Revisions to the Conceptual Framework for IFRS Standards

The International Accounting Standards Board (IASB) has issued a revised version of its Conceptual Framework for Financial Reporting which underpins IFRS Standards.

Companies will need use the new framework from 2020 although the IASB will start using it immediately. 

The objectives of the Conceptual Framework are:

  • to set out the fundamental concepts of financial reporting; 
  • to ensure that the Standards are conceptually consistent and that similar transactions are treated the same way;
  • to assist companies in developing accounting policies for particular transactions when no IFRS Standard applies; 
  • to help other stakeholders to better understand the Standards; and
  • to guide the IASB in developing IFRS Standards.

The new Conceptual Framework emphasises the objective of IFRS financial reporting as providing financial information that is useful to investors and others when deciding whether to provide resources to a company. It highlights that investors need information about both: 

  • financial performance - income and expenses; and 
  • financial position - assets, liabilities and equity.

The revisions include:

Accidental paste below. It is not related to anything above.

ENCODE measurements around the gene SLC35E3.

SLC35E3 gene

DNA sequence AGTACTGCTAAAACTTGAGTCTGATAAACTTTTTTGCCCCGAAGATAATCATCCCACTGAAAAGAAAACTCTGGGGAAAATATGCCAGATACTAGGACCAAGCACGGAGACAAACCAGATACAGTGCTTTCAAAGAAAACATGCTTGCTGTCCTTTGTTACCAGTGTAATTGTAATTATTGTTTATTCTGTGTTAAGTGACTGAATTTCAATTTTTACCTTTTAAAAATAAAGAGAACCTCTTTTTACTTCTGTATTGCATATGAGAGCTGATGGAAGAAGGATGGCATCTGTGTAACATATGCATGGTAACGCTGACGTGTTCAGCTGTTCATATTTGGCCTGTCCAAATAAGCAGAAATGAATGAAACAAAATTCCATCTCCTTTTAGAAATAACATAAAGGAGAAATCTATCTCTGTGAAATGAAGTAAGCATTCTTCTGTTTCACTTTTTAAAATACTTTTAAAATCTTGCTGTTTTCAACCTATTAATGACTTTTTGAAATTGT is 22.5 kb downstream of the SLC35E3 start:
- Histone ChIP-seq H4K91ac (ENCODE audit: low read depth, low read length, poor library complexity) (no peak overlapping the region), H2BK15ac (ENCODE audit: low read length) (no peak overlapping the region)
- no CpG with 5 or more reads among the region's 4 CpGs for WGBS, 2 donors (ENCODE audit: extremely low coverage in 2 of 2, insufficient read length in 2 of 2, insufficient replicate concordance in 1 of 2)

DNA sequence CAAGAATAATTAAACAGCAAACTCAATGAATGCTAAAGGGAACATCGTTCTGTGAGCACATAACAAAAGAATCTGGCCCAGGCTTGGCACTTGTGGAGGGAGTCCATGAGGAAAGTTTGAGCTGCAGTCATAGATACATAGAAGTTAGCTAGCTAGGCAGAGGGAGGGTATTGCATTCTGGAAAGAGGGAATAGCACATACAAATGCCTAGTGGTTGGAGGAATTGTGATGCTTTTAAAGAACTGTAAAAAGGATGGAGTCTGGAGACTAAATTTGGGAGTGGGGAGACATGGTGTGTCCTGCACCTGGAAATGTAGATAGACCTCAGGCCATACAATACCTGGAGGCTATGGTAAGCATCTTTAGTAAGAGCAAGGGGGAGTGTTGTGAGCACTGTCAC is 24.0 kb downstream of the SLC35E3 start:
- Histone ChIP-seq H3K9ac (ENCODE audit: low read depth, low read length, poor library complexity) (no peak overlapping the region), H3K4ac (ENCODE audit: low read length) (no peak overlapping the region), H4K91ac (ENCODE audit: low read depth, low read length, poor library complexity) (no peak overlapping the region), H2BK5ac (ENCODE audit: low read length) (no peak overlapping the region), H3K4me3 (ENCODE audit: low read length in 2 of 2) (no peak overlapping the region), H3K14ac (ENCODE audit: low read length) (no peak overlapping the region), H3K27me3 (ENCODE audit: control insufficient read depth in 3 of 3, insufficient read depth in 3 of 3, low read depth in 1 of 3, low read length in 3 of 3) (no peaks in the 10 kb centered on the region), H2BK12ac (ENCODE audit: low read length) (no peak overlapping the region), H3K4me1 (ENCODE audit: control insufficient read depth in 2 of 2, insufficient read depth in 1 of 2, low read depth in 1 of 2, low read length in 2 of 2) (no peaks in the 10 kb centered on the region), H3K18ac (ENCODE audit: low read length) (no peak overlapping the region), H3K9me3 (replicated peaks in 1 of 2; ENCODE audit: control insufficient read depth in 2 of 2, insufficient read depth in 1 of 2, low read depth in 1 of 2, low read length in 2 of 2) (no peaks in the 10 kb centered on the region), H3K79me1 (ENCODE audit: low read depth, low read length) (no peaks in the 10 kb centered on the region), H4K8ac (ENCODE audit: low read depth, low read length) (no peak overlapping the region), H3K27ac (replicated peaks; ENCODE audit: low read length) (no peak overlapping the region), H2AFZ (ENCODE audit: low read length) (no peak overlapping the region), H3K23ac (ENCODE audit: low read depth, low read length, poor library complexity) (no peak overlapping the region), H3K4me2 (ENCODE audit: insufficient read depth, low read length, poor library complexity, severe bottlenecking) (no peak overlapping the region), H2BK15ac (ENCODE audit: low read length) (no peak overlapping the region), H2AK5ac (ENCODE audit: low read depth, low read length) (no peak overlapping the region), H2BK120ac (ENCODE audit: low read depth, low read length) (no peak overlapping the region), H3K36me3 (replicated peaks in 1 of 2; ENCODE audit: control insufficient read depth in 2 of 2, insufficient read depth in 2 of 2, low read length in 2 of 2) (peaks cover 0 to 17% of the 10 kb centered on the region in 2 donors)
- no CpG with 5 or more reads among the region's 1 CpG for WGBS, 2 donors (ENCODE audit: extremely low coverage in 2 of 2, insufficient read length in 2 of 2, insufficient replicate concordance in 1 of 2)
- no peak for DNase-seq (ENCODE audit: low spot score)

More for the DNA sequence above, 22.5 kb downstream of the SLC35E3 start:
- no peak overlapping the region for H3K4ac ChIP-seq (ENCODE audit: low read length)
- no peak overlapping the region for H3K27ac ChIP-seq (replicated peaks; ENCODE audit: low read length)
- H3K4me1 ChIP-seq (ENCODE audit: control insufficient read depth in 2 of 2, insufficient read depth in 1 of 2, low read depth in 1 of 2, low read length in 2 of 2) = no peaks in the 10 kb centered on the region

• a new chapter on measurement which explains how to decide when assets and liabilities should be measured using historical cost and when they should be measured at current value;
  • guidance on reporting financial performance; 
  • clarifications in important areas, such as the roles of stewardship, prudence, and measurement uncertainty in financial reporting; and
  • improved definitions and guidance. In particular, the definitions of assets and liabilities focus on a company’s rights and obligations. Decisions on what information to report about assets, liabilities, income and expenses should be based on what is useful to investors. 

The revisions reintroduce the concept of ‘prudence’; defined as: 'the exercise of caution when making judgements under conditions of uncertainty'.  However, many IFRS standards apply a wider definition of prudence which requires 'a lower threshold for the recognition of liabilities and losses than for assets and gains.'  This is often referred to as asymmetric prudence and is not just applied in well-established accounting standards but has been also been applied in the new revenue standard IFRS 15 Revenue from Contracts with Customers.  Despite this, the concept has not been included in the revised framework.

In addition, the IASB has issued Amendments to References to the Conceptual Framework in IFRS Standards to update references in IFRS Standards to previous versions of the Conceptual Framework. 

For further information, please speak to your usual RSM contact.